Jamaica’s Attachment to Foreign Music
Jamaicans have always deeply appreciated the music from foreign soils. This is one of the reasons why that numerous acts have been thrilled to see the reception of their music when they were brought in to perform at local shows such as the Jamaica Jazz and Blues Festival. Michael Barnett, music aficionado said that this appreciation has originated from the 1940s and has become an entrenched tradition. He said that back then, there weren’t any local radio stations so people would choose stations from the South such as Alabama, Louisiana etc. Mr. Barnett said that even with the advent of ZQI, Jamaica’s first radio station, the affinity didn’t stop.
Therefore, an appreciation of music has been instilled in the successive generations through the years. He explained that parents would purchase albums of their favorites and play them at home so the children were introduced to different tracks. He asserted that Jamaicans were more knowledgeable about foreign music than they were about local music. If you asked any Jamaican, they could not provide as much information on a local artist as they could on Mariah Carey’s catalogue. From 29th to 31st January, the Jamaica Jazz and Blues Festival will be conducted at the Trelawny Multi-purpose stadium.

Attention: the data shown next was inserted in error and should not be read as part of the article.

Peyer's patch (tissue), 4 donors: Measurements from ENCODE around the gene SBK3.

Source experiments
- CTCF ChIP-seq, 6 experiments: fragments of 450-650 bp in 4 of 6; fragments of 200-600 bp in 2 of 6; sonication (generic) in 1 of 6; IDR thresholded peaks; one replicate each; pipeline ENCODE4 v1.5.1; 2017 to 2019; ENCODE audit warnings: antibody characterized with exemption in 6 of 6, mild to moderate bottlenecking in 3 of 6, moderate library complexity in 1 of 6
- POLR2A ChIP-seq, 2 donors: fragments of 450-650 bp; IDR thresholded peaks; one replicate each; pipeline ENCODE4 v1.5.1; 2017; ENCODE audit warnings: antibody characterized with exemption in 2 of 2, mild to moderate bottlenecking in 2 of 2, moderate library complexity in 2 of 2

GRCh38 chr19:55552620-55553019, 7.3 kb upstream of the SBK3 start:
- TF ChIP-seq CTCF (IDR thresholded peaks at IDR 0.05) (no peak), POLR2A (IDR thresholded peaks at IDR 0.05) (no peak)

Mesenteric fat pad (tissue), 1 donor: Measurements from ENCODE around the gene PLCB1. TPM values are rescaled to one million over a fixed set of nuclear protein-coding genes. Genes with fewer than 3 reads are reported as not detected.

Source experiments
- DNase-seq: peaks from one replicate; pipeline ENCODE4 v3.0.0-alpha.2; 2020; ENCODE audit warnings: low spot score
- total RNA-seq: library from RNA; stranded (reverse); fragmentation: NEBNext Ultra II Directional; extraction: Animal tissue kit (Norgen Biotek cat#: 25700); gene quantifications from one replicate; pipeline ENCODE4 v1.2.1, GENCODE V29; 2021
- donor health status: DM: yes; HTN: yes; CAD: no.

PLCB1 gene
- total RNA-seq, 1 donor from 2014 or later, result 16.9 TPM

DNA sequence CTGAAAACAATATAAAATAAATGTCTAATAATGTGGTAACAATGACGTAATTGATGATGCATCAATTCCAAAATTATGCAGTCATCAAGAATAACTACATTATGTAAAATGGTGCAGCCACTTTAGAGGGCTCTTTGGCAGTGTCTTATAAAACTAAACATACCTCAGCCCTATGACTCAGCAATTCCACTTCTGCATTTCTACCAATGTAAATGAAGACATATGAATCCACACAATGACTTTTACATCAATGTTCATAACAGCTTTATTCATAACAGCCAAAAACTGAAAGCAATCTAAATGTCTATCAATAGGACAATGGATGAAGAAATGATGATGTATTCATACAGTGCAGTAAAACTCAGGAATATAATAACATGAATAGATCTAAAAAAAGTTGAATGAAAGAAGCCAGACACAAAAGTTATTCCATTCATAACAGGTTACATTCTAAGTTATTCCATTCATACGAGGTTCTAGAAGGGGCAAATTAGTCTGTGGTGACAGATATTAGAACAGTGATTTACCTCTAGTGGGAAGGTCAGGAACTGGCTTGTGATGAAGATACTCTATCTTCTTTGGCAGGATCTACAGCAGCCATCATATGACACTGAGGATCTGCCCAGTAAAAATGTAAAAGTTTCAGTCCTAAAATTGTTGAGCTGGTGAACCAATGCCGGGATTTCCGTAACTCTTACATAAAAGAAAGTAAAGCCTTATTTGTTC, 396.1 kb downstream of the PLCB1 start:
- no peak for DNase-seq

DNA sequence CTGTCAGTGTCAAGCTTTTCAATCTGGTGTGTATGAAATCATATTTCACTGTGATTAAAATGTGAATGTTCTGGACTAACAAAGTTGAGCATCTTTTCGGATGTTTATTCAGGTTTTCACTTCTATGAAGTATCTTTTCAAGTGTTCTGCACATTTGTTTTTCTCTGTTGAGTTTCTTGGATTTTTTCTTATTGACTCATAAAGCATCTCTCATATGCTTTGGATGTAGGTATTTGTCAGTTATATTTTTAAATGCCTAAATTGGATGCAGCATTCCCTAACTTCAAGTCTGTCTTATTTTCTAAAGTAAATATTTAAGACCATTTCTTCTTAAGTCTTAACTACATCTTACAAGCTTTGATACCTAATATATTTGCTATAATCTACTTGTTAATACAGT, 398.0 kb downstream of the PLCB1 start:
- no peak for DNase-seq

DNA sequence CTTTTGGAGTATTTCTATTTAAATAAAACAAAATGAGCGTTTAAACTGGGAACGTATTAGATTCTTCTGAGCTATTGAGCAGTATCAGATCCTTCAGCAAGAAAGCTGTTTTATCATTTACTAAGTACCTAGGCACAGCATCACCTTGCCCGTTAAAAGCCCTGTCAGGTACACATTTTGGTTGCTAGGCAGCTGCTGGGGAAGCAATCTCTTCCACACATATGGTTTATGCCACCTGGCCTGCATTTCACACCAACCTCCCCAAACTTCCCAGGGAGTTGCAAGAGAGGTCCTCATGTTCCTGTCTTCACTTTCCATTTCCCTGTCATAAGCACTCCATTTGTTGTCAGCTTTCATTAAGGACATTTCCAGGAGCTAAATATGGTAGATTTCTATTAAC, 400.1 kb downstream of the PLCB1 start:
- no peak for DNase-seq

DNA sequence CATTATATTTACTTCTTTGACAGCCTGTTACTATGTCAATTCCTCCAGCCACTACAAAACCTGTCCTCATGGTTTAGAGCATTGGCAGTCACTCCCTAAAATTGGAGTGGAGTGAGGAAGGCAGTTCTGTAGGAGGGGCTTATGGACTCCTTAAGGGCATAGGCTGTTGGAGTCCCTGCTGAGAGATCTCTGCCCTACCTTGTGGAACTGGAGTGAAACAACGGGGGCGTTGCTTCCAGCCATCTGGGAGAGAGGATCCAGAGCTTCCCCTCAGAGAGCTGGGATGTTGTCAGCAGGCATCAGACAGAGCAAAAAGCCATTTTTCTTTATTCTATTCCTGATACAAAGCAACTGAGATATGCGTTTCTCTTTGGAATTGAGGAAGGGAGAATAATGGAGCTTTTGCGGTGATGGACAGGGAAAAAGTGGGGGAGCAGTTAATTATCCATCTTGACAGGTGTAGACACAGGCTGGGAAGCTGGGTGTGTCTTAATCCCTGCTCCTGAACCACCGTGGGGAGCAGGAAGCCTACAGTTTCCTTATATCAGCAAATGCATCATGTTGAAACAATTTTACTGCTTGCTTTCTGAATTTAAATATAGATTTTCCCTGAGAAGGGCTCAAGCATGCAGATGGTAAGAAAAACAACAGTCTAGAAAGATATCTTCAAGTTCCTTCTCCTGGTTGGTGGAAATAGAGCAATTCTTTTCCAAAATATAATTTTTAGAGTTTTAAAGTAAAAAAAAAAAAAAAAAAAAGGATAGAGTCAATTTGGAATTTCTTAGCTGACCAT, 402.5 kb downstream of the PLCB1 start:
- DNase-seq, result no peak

Various foreign acts are expected to perform there including Charlie Wilson, Mariah Carey, the Pointer Sisters and Peter Cetera. In the past years, some of the greats of pop, jazz, blues and R&B have been hosted by this festival including Air Supply, Billy Ocean, Al Green, Kenneth ‘Babyface’ Edmonds, Dionne Warwick, Mary J Bilge, Kenny Rogers, Kenny G, Gladys Knight and Al Jarreau. Along with Keith Brown, his business partner, Barnett promoted the Startime series of the vintage music shows and is currently working at a radio station called Kool FM as a disc jockey.
In his opinion, the attachment and attraction of Jamaicans to foreign music is both good and bad. He stated that before listening to foreign music, people should listen to local music. Nonetheless, he added that Jamaicans have always been diverse in their taste and the quality of foreign music is also the reason why the songs have a pull there.